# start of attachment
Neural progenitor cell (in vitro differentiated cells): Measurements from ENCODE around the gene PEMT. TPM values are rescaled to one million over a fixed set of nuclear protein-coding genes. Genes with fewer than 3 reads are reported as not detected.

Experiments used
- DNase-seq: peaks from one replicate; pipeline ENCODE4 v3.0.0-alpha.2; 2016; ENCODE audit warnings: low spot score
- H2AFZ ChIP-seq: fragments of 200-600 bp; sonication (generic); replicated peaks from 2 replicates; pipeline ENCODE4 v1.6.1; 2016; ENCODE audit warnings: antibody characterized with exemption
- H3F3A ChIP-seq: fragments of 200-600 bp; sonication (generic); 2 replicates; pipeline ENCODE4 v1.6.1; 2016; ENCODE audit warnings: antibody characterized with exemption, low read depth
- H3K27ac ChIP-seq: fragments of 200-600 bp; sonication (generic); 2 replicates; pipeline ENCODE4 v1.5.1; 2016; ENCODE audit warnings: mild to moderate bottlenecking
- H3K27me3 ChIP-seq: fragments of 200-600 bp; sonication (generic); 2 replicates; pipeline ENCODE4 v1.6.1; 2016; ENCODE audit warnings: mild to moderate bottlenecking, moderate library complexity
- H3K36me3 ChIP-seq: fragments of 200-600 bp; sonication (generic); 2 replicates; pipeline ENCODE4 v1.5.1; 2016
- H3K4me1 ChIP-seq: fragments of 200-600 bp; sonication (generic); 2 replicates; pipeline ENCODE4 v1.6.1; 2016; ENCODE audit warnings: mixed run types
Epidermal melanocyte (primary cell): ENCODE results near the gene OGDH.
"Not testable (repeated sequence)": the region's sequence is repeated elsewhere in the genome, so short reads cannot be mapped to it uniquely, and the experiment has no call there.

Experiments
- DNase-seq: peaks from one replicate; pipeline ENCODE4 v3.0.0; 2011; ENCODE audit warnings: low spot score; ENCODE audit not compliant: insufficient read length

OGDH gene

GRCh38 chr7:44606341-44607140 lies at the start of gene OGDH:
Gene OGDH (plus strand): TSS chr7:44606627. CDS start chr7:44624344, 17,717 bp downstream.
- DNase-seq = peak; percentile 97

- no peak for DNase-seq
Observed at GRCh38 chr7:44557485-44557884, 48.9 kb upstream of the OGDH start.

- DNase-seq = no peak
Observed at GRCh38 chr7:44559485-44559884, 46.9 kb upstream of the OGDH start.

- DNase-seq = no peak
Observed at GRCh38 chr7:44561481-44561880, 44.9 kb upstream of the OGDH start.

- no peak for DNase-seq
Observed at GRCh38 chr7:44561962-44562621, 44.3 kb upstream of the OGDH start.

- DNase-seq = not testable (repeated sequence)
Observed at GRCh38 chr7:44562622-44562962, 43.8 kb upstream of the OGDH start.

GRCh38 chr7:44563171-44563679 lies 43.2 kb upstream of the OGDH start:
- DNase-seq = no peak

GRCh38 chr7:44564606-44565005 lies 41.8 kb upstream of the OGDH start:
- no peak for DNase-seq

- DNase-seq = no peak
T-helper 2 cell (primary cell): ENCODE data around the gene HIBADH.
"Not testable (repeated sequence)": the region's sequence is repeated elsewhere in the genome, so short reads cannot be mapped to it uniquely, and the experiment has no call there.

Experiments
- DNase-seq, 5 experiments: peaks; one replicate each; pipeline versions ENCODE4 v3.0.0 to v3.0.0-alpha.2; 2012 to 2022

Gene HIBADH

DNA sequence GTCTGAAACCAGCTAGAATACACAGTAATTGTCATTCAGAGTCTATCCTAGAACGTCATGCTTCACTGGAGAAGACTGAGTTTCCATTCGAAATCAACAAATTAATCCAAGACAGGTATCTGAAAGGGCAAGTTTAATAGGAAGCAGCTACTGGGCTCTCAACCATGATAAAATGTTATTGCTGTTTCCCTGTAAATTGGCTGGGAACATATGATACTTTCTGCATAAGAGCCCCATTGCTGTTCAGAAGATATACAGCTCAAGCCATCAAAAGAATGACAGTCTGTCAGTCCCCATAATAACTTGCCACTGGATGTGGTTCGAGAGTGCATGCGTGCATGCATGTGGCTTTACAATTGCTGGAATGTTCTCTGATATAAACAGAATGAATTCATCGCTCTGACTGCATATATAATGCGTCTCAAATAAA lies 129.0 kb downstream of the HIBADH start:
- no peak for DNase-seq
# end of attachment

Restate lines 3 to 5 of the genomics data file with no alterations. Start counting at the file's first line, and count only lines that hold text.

- DNase-seq: peaks from one replicate; pipeline ENCODE4 v3.0.0-alpha.2; 2016; ENCODE audit warnings: low spot score
- H2AFZ ChIP-seq: fragments of 200-600 bp; sonication (generic); replicated peaks from 2 replicates; pipeline ENCODE4 v1.6.1; 2016; ENCODE audit warnings: antibody characterized with exemption
- H3F3A ChIP-seq: fragments of 200-600 bp; sonication (generic); 2 replicates; pipeline ENCODE4 v1.6.1; 2016; ENCODE audit warnings: antibody characterized with exemption, low read depth